Skateboarders Enlisted in Hopatcong’s Anti-Drug Effort
Skaters and cops may be an unlikely partnership, but on Wednesday, the two parties locked arms for one singular cause: To show kids that there alternatives to drugs. “As much as people think it (skateboarding) is going to lead you into it (drugs and alcohol), it kept me away from it,” said R.J. Gavlak, an Original Skateboards employee who has volunteered to be a skateboard instructor for the borough’s new initiative to curb drug and alcohol use. The Fun Without Drugs Skateboarding Program launched Wednesday and will run each Wednesday from 3:30 to 4:45 p.m. until Dec. 19. Although the initiative got off to a wobbly start without any children registered to participate, Hopatcong Municipal Alliance Coordinator Lauren Swern believes it will catch on.The program was established by the Hopatcong Municipal Alliance, which decided to use grant money from the Governor’s Council on Alcohol and Drug Abuse and Hopatcong Borough Police Department’s Drug Enforcement Demand Reduction Fund (money from fines collected from drug and alcohol offenses) to finance the innovative community-based program. Swern said the organization wanted to create a positive outlet for children that would build their self esteem, while also using existing borough resources. All heads turned to Hopatcong Skate Park behind the Rite Aid plaza on Hopatchung Road.
The alliance then reached out to Original Skateboards, a longboard skateboard company based in Newton, and Small Empire Skate Park in Flanders for support. Each company has offered skate instructors to assess young skaterboarders’ skill level and teach them new tricks based on their ability.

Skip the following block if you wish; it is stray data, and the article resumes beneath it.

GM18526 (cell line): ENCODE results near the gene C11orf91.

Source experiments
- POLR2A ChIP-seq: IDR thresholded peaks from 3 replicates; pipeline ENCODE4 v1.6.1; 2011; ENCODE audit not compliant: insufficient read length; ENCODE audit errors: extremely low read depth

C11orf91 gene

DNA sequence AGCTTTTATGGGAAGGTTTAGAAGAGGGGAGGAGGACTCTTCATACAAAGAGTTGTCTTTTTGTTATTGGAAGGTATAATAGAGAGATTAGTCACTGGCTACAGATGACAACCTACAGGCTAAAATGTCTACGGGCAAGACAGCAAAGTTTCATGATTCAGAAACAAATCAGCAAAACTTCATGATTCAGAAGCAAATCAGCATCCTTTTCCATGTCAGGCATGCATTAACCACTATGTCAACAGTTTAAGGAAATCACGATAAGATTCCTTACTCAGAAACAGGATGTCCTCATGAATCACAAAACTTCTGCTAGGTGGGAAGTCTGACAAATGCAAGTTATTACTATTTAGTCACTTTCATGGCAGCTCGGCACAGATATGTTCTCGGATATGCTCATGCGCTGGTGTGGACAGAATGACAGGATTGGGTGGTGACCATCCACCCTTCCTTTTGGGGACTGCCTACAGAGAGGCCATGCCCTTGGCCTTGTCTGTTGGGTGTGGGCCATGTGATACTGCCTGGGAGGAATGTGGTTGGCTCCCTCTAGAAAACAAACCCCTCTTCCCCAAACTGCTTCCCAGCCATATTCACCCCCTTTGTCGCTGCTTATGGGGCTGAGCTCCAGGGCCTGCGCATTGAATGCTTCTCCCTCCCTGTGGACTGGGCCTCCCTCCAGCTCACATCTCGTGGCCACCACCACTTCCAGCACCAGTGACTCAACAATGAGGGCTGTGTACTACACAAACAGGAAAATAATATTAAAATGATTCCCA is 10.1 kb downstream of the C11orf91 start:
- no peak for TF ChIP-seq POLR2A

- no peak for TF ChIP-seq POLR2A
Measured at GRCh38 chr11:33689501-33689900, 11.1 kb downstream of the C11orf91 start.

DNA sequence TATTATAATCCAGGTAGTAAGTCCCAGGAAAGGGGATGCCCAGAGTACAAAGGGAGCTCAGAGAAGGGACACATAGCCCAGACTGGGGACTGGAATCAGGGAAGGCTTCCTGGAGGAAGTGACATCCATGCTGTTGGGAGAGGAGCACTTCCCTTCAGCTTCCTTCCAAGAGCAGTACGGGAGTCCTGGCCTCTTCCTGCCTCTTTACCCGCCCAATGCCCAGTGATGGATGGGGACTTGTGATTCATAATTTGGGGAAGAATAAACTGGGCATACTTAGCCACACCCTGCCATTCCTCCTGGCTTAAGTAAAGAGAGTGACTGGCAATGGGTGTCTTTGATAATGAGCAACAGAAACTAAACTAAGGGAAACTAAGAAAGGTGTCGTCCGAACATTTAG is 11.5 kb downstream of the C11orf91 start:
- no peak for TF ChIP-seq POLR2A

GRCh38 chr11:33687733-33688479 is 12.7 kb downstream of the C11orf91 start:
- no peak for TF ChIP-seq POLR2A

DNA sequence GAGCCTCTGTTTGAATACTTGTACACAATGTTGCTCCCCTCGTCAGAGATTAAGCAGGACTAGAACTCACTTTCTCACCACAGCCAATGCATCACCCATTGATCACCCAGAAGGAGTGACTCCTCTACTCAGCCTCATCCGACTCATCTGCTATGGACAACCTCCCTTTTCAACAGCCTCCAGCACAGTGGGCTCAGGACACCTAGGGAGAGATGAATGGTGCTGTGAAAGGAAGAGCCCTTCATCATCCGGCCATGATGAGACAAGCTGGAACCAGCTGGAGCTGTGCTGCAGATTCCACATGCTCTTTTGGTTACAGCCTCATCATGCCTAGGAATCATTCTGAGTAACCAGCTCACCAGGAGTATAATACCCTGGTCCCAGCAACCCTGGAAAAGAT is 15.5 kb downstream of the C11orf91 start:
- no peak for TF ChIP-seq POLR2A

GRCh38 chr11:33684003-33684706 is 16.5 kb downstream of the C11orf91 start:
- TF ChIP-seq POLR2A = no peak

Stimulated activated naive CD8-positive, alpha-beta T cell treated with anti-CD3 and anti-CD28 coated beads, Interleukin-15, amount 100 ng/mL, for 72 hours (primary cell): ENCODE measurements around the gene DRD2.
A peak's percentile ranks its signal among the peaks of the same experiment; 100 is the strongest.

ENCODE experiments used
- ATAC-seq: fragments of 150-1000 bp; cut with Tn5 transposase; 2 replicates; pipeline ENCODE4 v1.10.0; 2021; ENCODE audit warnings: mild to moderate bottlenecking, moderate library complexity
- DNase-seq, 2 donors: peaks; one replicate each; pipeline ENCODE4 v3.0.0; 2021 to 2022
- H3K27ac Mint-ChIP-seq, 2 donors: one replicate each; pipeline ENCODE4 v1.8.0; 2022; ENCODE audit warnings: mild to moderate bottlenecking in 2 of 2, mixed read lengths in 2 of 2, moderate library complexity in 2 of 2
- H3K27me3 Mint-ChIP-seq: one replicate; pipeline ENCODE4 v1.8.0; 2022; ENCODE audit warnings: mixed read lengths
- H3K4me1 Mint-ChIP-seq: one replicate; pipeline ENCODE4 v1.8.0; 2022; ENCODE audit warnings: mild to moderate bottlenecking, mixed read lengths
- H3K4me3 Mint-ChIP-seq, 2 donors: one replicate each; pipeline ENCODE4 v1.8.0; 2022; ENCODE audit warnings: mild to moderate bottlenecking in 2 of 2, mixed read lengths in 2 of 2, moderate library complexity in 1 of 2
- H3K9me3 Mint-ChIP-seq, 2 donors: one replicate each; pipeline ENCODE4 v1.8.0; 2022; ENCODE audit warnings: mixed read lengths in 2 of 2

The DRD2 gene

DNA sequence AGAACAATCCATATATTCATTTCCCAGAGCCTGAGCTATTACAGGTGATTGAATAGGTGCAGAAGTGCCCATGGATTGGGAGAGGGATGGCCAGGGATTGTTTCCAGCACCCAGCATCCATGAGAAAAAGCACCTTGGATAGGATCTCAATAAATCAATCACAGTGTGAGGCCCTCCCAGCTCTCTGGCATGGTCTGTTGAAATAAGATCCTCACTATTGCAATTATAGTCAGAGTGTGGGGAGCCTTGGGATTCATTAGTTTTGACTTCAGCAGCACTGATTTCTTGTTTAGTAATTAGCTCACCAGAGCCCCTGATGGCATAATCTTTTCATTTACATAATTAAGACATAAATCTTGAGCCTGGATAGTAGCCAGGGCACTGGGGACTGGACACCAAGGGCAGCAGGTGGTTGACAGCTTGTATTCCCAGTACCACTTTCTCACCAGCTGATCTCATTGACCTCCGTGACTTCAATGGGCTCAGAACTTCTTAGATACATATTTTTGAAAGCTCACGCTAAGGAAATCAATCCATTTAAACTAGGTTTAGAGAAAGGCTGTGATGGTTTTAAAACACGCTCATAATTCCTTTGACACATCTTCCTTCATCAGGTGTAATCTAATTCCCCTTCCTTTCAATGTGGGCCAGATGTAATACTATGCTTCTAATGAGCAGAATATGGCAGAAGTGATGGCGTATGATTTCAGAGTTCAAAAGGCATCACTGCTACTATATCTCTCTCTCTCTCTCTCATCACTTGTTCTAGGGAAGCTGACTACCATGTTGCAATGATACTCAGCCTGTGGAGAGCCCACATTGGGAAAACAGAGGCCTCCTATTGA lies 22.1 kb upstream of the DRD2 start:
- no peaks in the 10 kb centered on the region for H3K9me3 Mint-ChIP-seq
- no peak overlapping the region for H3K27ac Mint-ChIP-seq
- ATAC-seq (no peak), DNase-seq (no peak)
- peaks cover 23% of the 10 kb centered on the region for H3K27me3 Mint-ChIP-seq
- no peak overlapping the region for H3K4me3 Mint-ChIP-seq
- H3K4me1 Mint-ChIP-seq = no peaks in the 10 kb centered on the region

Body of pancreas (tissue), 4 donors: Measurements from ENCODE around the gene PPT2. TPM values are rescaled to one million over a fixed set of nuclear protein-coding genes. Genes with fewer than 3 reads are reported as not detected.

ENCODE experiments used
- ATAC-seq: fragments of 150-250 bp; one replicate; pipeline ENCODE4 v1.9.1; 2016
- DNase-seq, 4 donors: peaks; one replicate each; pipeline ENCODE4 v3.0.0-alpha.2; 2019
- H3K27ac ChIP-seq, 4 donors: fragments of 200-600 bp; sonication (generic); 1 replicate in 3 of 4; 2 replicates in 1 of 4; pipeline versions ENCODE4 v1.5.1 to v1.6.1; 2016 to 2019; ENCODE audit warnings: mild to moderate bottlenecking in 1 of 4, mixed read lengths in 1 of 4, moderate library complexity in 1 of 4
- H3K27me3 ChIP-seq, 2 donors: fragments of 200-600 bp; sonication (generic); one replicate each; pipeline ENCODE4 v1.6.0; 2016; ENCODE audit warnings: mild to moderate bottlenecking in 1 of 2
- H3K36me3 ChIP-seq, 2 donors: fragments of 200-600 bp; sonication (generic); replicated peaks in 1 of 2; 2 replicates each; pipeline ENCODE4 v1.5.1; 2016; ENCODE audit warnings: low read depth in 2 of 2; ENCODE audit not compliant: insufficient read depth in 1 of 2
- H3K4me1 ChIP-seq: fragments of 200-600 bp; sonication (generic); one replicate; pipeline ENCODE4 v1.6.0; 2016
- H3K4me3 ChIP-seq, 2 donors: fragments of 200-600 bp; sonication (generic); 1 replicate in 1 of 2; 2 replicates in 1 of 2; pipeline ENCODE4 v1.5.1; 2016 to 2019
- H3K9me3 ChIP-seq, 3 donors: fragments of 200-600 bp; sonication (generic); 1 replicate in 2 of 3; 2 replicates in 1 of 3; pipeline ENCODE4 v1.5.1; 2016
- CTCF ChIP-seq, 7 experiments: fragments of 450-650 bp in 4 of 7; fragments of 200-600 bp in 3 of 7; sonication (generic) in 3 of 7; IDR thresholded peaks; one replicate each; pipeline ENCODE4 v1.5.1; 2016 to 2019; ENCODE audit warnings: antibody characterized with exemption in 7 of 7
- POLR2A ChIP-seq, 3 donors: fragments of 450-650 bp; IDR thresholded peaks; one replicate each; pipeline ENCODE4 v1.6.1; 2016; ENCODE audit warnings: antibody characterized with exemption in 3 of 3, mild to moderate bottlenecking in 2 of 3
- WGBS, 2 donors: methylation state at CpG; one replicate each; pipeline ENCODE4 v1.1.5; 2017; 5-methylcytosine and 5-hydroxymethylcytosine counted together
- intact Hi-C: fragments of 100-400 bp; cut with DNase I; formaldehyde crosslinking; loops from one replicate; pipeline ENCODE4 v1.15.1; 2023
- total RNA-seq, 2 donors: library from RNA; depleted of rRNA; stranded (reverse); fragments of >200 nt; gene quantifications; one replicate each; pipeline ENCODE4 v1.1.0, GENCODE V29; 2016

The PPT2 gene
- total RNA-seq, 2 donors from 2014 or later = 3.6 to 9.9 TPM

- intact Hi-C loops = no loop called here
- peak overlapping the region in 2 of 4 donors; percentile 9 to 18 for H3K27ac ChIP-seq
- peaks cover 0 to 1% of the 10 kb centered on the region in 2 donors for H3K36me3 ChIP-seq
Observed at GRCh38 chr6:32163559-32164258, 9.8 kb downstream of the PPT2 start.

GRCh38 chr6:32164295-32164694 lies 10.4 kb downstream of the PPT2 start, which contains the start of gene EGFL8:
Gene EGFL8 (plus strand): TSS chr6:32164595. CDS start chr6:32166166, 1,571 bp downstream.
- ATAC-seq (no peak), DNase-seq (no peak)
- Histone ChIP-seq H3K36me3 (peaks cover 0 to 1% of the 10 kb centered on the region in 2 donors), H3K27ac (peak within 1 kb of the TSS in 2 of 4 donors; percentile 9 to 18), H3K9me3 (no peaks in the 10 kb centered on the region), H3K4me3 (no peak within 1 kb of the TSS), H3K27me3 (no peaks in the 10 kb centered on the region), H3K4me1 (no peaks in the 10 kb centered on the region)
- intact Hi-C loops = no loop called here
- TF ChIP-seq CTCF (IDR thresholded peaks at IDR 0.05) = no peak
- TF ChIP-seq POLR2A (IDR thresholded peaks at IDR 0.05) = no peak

“Longboarding gives me a sense of happiness and it’s a stress reliever,” said Andrew Licata, an Original Skateboards employee who has also been featured in the company’s online skate videos. “If I’m having a bad day, it will calm me down, and if I’m having a good day, it’s a great way to hang out with friends and push each other.”
As opposed to turning to drugs and alcohol, Licata said he has used longboarding as his outlet.
“If something’s going wrong, I always had skateboarding,” Gavlak said. “It’s always been a big help for me.”
Gavlak said drug and alcohol abuse isn’t conducive to being a successful skateboarder: “To skateboard, you have to be pretty healthy and know what you’re doing.”
“It’s not good to mix the two,” Licata said. “If you’re on something, you could seriously injure yourself if you’re at a skate park.”
Bob Haffner, Hopatcong community police officer, said helmets are strictly required to participate and always required when skating at the borough’s concrete skate park. Hopatcong Skate Park will also be closed to all others not participating in the program Wednesdays from 3:30 to 4:45 p.m. Interested skaters or novices between the ages 10 and 15 must register for the program.
On rainy days, Swern said, program participants will be invited into one of the schools to play Tony Hawk on Nintendo Wii. Each skate session will be combined with a 15-minute drug and alcohol awareness lesson plan.
“If you get into it and you like it, skating’s something that will stick with you,” Gavlak said. “You can do it when you please and you can do it by yourself, which is awesome.”
By Lindsay Cayetana Bouchel